Cuty Suzuki sings
Ishu Kakutogisen 3Min 5Rd: Rumi Kazama vs. Miyuki Takayama R2 0:44. Since Rumi’s strength is supposedly kickboxing, they either need to get a weak kickboxer for her to overwhelm or someone from a different discipline that she can beat the crap out of. Instead of promoting Rumi, the goal of these dreadful worked shoots seems to be proving pro-wrestling is a superior martial art. How else can one explain Kazama taking the striking she does use in her regular matches out of her arsenal, and instead relying on a takedown and submission game that plays no part in her pro matches? Kazama would quickly take Takayama down when she tried to punch. The match was fine when Rumi was on offense, as she showed some diversity in her takedown into submission game. Takayama was so obviously pulling her punches it was embarrassing, flailing her misses and short arming her connections. When she didn’t do a terrible job of faking it, she actually hit Rumi, but the ratio seemed to be 100 pitiful punches to one accidentally good high kick. ½*
Miss A & Miki Handa & Harley Saito vs. Shinobu Kandori & Yuki Ito & Mami Kitamura 9:58. Good combination of action and rivalry, building to a Kandori vs. A singles match but giving others a role and a chance to show their stuff. Kandori is a commanding ring presence. Already a finished product, she helped make the match with her antics. A is a better worker with a far more impressive move set, but she hasn’t really found her character yet. Kandori tagged in, slammed Handa into her corner and helped her tag A for the big confrontation. All the heat was on that pairing, but the others made quick tags, working a fast pace to keep it interesting in between what the fans cared about. Kandori drew A’s ire by coming in and slapping her to break up her half crab on Ito. They wound up brawling to the floor after interfering in Ito vs. Harley, which was a good well matched pairing as Ito another athletic kicker. Kitamura’s tagline is “Powerful Spirit”. She is rather green at this point, but faired pretty well anyway. Fun match, but why so short? ***1/4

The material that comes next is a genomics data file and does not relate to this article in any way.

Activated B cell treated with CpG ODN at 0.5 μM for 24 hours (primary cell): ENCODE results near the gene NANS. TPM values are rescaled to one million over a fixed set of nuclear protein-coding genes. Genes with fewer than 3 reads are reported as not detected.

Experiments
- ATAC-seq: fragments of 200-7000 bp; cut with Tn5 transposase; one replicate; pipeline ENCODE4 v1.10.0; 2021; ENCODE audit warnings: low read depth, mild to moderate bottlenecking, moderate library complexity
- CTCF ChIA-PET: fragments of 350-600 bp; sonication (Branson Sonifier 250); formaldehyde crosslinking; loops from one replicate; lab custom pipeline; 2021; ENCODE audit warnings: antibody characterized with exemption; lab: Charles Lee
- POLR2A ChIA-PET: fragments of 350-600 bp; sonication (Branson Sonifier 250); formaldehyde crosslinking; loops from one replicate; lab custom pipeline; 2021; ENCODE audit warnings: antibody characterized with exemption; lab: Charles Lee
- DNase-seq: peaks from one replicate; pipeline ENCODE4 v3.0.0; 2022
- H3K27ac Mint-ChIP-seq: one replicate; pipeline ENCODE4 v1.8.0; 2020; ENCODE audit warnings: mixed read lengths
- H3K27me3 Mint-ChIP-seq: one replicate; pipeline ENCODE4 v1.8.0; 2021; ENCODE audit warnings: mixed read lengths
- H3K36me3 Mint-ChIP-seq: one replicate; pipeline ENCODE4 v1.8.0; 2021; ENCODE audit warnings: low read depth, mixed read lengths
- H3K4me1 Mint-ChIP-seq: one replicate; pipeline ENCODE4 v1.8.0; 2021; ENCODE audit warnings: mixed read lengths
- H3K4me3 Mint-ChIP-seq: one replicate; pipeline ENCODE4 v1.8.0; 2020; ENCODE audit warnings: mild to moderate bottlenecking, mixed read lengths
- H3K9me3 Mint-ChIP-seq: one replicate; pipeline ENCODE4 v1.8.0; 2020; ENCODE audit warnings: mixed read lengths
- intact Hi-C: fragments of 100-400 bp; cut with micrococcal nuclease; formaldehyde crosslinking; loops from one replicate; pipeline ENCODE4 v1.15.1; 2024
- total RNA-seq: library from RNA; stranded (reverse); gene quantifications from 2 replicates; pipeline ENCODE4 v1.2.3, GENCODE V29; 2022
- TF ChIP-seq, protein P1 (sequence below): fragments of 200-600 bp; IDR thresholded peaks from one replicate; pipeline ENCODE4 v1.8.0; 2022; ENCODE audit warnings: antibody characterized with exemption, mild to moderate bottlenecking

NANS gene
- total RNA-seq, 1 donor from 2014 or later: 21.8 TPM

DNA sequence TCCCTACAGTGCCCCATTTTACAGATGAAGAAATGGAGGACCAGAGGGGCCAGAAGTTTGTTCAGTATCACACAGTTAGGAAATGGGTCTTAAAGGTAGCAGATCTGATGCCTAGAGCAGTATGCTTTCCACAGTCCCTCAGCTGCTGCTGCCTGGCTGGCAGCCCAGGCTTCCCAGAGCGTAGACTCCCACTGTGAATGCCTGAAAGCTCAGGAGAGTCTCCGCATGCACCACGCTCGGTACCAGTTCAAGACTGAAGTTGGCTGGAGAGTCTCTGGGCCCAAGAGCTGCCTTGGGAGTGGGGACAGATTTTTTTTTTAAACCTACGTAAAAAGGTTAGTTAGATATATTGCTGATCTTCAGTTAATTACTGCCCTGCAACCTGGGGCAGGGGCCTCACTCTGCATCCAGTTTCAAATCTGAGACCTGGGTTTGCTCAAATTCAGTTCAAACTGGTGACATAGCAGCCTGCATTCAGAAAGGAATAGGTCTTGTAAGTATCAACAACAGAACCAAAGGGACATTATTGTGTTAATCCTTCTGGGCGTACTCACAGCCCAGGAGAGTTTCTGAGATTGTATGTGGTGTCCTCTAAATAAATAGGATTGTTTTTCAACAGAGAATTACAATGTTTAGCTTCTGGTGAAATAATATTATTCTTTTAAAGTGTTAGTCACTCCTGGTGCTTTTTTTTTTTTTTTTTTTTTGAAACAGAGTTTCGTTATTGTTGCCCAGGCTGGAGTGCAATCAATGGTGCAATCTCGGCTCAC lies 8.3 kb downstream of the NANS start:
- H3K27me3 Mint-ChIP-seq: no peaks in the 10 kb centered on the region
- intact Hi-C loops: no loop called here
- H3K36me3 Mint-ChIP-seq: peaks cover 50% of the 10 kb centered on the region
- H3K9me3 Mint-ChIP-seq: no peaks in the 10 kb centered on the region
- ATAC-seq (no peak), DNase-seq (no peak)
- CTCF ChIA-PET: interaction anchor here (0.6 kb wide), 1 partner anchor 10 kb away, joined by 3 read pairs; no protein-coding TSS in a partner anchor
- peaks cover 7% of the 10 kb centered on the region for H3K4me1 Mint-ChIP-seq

Devil Masami vs. Eagle Sawai (tape cuts off 14:39 into bout). Despite being the UWA International Champion and leader of the heel group, Eagle is a big underdog against the legend. To make things worse, Sawai’s knee was injured in a figure 4 as Devil took her time respecting the rope break. In the process of finally breaking the hold, Devil managed to role Eagle off the apron, causing Eagle to come down on the knee. Masami dominated her hobbled opponent, who was unable to come back even with the aid of Koganei. A chair was no help either, as Devil took it away and scolded her with a few whacks. Unfortunately, my tape cut off when they were outside the ring at the count of 8, so I don’t know if I’m missing 2 seconds or more likely another 10 minutes. The former would be a good match, but with the expected Eagle comeback it could be one of the best JWP matches of the year.